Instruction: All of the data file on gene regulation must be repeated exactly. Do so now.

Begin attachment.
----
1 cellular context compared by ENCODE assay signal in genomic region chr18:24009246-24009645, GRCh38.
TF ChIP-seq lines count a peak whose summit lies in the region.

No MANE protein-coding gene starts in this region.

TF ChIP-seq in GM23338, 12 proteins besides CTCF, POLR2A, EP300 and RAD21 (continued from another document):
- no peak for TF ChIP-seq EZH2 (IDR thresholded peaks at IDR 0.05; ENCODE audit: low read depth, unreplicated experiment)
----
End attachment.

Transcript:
1 cellular context compared by ENCODE assay signal in genomic region chr18:24009246-24009645, GRCh38.
TF ChIP-seq lines count a peak whose summit lies in the region.

No MANE protein-coding gene starts in this region.

TF ChIP-seq in GM23338, 12 proteins besides CTCF, POLR2A, EP300 and RAD21 (continued from another document):
- no peak for TF ChIP-seq EZH2 (IDR thresholded peaks at IDR 0.05; ENCODE audit: low read depth, unreplicated experiment)